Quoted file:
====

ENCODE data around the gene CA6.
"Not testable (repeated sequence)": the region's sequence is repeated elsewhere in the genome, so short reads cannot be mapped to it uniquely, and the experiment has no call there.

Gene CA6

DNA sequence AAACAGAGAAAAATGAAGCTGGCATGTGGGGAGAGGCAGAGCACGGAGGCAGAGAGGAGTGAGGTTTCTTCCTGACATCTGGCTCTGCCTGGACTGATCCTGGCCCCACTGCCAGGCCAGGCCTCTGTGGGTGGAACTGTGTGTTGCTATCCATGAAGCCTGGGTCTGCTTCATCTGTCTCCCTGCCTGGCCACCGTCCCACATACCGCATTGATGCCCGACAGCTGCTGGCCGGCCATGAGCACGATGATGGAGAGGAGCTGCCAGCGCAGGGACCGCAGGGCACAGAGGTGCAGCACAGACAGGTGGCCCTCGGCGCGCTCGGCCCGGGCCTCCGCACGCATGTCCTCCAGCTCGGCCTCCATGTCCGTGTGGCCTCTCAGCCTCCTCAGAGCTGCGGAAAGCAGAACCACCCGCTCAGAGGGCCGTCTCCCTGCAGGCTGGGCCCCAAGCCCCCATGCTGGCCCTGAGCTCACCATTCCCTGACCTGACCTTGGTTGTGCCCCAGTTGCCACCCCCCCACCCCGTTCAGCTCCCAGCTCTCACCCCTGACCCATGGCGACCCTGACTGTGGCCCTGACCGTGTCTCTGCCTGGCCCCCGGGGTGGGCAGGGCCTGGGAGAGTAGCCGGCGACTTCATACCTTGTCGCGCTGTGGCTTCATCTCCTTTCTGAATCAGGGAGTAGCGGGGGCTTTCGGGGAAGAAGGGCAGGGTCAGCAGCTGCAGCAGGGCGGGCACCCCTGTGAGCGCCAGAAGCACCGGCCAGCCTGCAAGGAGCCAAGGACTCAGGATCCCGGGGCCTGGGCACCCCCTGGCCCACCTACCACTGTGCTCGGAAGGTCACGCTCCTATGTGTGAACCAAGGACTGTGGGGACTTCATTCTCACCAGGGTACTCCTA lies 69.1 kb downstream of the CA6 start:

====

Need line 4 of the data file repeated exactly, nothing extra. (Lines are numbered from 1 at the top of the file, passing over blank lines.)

DNA sequence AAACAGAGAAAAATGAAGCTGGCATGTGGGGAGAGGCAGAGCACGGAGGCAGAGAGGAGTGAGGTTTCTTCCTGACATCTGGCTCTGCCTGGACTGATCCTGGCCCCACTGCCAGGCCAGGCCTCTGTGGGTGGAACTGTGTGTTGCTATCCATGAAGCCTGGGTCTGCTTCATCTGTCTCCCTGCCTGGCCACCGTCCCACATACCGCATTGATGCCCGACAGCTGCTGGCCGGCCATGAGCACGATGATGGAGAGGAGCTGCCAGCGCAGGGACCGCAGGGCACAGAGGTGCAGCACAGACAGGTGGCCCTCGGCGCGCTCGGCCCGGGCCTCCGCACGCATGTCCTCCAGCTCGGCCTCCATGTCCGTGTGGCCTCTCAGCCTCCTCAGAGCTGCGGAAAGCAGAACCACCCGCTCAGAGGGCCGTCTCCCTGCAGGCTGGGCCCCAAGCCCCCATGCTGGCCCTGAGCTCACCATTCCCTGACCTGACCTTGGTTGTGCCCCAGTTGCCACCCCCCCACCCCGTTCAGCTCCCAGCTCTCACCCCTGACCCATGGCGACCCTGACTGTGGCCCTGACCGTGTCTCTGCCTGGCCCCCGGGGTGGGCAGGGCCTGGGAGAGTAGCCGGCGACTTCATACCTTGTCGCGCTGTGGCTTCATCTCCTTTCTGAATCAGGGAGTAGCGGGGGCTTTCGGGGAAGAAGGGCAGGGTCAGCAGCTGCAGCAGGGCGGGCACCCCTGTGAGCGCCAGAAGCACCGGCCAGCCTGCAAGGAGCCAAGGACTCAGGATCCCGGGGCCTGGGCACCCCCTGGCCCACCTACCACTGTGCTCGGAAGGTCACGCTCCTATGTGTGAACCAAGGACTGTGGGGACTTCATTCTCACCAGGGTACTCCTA lies 69.1 kb downstream of the CA6 start: